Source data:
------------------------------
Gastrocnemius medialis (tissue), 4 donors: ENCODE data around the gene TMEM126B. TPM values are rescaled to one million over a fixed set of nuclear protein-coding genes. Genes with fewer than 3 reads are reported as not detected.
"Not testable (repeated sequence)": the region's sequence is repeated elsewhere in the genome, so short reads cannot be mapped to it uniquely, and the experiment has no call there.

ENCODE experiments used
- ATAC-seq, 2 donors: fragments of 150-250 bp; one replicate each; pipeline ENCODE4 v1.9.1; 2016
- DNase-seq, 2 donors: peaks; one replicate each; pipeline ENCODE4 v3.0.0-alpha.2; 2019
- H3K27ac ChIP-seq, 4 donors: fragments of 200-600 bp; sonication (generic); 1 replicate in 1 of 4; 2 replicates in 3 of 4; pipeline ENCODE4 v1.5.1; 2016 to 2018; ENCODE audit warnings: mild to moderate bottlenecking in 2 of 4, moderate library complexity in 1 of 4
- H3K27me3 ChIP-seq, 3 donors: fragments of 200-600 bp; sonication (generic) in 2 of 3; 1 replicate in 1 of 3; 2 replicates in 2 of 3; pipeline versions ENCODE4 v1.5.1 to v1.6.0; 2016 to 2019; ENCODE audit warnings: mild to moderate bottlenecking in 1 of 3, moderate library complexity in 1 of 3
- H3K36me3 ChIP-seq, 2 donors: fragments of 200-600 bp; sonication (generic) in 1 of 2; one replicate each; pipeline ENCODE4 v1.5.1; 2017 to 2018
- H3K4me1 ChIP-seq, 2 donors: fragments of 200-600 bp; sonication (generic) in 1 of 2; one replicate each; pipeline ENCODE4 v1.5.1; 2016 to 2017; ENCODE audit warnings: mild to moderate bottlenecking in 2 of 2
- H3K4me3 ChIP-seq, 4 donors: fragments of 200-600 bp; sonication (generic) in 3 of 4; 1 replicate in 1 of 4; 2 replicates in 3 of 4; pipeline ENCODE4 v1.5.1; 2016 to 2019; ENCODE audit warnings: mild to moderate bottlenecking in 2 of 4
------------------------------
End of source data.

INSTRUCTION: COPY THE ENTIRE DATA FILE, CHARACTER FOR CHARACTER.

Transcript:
Gastrocnemius medialis (tissue), 4 donors: ENCODE data around the gene TMEM126B. TPM values are rescaled to one million over a fixed set of nuclear protein-coding genes. Genes with fewer than 3 reads are reported as not detected.
"Not testable (repeated sequence)": the region's sequence is repeated elsewhere in the genome, so short reads cannot be mapped to it uniquely, and the experiment has no call there.

ENCODE experiments used
- ATAC-seq, 2 donors: fragments of 150-250 bp; one replicate each; pipeline ENCODE4 v1.9.1; 2016
- DNase-seq, 2 donors: peaks; one replicate each; pipeline ENCODE4 v3.0.0-alpha.2; 2019
- H3K27ac ChIP-seq, 4 donors: fragments of 200-600 bp; sonication (generic); 1 replicate in 1 of 4; 2 replicates in 3 of 4; pipeline ENCODE4 v1.5.1; 2016 to 2018; ENCODE audit warnings: mild to moderate bottlenecking in 2 of 4, moderate library complexity in 1 of 4
- H3K27me3 ChIP-seq, 3 donors: fragments of 200-600 bp; sonication (generic) in 2 of 3; 1 replicate in 1 of 3; 2 replicates in 2 of 3; pipeline versions ENCODE4 v1.5.1 to v1.6.0; 2016 to 2019; ENCODE audit warnings: mild to moderate bottlenecking in 1 of 3, moderate library complexity in 1 of 3
- H3K36me3 ChIP-seq, 2 donors: fragments of 200-600 bp; sonication (generic) in 1 of 2; one replicate each; pipeline ENCODE4 v1.5.1; 2017 to 2018
- H3K4me1 ChIP-seq, 2 donors: fragments of 200-600 bp; sonication (generic) in 1 of 2; one replicate each; pipeline ENCODE4 v1.5.1; 2016 to 2017; ENCODE audit warnings: mild to moderate bottlenecking in 2 of 2
- H3K4me3 ChIP-seq, 4 donors: fragments of 200-600 bp; sonication (generic) in 3 of 4; 1 replicate in 1 of 4; 2 replicates in 3 of 4; pipeline ENCODE4 v1.5.1; 2016 to 2019; ENCODE audit warnings: mild to moderate bottlenecking in 2 of 4